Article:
Manual coffee brewing has become wildly popular over the last few years, particularly French presses and pour over methods.
It's not just well-heeled gourmets and coffee snobs who use these types of coffee makers -- these days you'll find everyone from college students to busy professionals using French presses and pour over setups at home.
Wondering which one you should try?
Here are the differences between pour over and French press coffee, as well as the benefits of using each method.
Coffee drinkers around the world have been using French presses for over a century, well before it became a trendy thing to do.
The method entails putting coffee grounds into a carafe, pouring in hot water, letting it steep, and then pushing down a plunger to separate the brewed coffee for drinking.
The result is a satisfying and rich taste. The texture and feel of French press coffee in the mouth is much different from pour over coffee, as it's thicker -- this is due to the water staying in contact with the grounds from start to finish.
The amount of oils drawn from the coffee during brewing are more pronounced with a French press, and that's what makes this such a popular method with those who prefer strong brew.
Here are some of the things that many people love about the French press and you may appreciate as well:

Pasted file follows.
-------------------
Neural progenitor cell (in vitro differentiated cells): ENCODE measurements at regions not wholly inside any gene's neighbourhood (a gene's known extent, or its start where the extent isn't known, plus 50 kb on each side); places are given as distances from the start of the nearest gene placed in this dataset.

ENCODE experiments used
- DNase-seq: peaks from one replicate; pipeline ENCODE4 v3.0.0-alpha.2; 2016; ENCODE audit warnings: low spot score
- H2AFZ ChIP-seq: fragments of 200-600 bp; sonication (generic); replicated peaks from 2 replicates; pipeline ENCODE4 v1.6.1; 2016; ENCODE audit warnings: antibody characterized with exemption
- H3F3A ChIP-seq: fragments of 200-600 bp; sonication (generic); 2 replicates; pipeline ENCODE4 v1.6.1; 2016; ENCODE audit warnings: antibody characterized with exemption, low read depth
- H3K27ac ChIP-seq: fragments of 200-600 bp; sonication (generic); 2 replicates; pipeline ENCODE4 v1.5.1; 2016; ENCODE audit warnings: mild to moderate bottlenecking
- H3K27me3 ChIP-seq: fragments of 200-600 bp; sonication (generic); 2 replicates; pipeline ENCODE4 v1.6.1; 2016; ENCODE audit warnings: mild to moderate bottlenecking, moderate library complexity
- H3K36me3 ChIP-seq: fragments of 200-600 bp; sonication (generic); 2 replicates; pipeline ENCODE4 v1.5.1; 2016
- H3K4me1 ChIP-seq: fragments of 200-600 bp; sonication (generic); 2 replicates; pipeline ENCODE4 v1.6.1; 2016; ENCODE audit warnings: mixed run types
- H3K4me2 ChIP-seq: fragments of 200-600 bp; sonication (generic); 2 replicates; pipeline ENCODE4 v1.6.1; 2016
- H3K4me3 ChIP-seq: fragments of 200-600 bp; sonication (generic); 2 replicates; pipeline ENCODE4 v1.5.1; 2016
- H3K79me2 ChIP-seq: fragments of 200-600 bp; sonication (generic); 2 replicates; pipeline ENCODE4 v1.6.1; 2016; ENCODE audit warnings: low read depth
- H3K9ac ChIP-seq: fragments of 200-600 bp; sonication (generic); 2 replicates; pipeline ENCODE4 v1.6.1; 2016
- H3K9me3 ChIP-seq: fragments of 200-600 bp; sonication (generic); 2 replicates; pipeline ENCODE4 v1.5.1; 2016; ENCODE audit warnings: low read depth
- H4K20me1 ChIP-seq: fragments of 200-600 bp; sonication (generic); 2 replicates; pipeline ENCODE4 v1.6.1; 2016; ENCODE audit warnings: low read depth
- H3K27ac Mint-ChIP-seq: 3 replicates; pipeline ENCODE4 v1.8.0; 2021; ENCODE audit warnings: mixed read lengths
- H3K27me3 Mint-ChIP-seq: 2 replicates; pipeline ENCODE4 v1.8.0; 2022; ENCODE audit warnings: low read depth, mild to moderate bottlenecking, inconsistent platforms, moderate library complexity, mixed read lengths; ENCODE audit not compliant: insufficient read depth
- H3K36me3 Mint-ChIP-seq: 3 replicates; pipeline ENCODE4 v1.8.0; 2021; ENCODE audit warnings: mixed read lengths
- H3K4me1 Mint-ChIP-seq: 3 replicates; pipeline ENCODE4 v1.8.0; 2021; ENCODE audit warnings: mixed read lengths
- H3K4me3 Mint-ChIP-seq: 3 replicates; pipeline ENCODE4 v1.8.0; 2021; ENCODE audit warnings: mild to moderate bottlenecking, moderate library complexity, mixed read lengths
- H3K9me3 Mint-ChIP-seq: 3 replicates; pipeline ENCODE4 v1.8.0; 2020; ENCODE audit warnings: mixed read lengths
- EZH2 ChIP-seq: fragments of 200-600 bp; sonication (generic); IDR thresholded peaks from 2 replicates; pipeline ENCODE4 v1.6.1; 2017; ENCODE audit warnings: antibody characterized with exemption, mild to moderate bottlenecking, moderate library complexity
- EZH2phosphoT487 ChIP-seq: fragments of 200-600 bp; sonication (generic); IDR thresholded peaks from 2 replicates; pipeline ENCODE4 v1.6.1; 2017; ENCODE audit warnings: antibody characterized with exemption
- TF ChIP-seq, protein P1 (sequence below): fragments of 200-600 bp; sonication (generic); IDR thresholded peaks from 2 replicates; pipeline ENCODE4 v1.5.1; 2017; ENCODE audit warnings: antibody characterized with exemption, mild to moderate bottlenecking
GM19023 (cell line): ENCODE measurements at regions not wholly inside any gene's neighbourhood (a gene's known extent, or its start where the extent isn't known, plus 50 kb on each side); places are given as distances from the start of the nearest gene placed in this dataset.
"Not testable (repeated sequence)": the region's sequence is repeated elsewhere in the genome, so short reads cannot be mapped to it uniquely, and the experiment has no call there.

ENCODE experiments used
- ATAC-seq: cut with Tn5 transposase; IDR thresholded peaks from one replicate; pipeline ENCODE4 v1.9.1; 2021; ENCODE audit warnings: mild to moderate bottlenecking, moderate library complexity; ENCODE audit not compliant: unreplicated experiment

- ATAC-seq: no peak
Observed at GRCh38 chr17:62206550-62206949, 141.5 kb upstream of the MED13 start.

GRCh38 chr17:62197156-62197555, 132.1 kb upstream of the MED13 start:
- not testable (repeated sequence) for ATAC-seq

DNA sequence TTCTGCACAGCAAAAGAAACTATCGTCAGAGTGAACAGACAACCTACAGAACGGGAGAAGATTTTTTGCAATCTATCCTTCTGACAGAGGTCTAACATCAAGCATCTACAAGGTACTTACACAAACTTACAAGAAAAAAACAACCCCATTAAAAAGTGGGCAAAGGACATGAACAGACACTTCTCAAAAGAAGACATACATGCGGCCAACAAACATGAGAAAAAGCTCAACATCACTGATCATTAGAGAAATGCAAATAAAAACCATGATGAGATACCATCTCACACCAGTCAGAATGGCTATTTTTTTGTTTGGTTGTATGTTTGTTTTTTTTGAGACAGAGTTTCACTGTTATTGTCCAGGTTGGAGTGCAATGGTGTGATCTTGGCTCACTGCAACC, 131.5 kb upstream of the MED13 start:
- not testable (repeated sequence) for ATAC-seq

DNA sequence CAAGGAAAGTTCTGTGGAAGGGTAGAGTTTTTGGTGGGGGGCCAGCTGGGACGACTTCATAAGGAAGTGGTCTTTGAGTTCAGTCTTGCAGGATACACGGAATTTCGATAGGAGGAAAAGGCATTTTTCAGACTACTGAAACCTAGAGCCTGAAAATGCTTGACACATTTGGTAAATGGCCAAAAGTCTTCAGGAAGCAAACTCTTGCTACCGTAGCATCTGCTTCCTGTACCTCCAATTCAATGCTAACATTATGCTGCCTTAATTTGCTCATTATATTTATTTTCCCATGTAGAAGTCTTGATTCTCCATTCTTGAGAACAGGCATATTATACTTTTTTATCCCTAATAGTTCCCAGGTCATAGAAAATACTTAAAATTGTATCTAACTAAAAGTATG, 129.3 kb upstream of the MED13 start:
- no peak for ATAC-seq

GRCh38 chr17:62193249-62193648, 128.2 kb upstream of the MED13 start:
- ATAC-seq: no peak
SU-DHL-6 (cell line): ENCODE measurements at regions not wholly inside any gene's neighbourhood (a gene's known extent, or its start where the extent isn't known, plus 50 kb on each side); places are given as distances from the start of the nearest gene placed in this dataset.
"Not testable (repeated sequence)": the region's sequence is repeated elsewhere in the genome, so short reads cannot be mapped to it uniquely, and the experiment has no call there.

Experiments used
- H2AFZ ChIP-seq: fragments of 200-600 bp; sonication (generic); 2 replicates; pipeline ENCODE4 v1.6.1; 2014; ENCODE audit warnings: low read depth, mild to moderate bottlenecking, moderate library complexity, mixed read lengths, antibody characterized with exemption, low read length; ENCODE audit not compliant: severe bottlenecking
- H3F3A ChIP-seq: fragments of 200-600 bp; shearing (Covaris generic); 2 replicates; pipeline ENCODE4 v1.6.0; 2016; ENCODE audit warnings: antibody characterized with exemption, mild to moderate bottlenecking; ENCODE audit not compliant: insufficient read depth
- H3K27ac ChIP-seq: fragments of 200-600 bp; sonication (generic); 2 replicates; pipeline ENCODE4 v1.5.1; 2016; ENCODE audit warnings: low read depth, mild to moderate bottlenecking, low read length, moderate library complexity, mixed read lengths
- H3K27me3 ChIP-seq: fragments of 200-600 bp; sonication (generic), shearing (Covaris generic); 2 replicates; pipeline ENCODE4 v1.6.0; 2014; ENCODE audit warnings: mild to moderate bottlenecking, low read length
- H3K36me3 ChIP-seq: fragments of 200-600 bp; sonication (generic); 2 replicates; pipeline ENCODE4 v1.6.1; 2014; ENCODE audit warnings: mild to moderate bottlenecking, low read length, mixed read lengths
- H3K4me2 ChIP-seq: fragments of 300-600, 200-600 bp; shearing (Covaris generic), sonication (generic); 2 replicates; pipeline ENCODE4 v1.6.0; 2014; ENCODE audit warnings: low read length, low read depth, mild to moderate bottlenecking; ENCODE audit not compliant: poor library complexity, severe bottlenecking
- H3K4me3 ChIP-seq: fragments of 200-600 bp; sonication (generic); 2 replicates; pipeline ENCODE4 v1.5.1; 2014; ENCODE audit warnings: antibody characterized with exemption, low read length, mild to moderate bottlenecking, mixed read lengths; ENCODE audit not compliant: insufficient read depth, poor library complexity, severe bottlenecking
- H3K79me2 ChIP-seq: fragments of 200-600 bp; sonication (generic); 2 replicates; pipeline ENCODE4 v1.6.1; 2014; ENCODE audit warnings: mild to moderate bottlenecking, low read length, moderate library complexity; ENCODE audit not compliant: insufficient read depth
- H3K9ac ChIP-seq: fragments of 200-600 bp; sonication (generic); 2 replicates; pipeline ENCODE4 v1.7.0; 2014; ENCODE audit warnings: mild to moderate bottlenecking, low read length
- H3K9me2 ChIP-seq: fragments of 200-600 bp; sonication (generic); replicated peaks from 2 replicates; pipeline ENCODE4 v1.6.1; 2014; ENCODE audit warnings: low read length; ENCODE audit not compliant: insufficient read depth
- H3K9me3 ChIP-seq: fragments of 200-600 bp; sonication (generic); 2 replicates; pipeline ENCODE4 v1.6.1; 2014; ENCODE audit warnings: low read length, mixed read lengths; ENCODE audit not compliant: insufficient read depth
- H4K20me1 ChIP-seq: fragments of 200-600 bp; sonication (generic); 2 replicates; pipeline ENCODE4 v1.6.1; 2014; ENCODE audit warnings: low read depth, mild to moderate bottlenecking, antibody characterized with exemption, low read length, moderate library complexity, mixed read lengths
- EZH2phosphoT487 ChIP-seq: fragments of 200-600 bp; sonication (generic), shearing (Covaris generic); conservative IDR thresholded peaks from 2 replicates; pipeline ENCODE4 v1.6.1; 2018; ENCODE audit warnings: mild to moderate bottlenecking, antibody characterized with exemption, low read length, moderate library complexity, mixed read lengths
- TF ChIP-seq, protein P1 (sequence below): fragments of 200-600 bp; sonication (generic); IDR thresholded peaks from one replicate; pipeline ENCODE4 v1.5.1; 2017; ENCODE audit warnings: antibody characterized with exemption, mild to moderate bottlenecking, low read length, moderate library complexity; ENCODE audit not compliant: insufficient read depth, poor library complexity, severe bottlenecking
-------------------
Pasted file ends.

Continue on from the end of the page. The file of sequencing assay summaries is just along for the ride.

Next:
It's not certain just when pour over coffee makers originated, but they've been around in one form or another for hundreds of years.
Modern day versions have been altered to make them super efficient and easy to use, plus they're also fairly inexpensive.
Like the French press, pour over coffee involves manually boiling water, letting it cool a bit, and then pouring it over coffee grounds.
The main difference is that the coffee grounds sit in a filter and don't come into contact with the finished brew.
As a result, pour over coffee isn't typically as strong as French press brew, although it has a great flavor.
The grit issue is another one that makes pour over coffee different.
It's normal for the standard cup of French press coffee to have a bit of grit and be thicker, but pour over coffee has no grit and has a texture that's more akin to what you'd get from an automatic drip machine: smooth and lighter.
Though pour over brew has a nice flavor it doesn't have the strong hit that comes from French press coffee, which is why some people prefer using a pour over setup.
Here are the best aspects of using a pour over method:
If you're wondering whether to go with a French press or pour over coffee maker, it comes down to your lifestyle and personal taste preferences.
Those who want coffee that's strong, rich and bold, don't mind coffee with a thicker texture, and want more flexibility with the types of grounds they can use should go with a French press.
Coffee lovers who prefer java with a more subtle flavor, don't need to brew much at a time, can't stand gritty coffee, or want a coffee maker that cleans up in a snap will be better off with the pour over method.
Since both types of coffee makers are so affordable, it certainly doesn't hurt to have the best of both worlds and get one of each.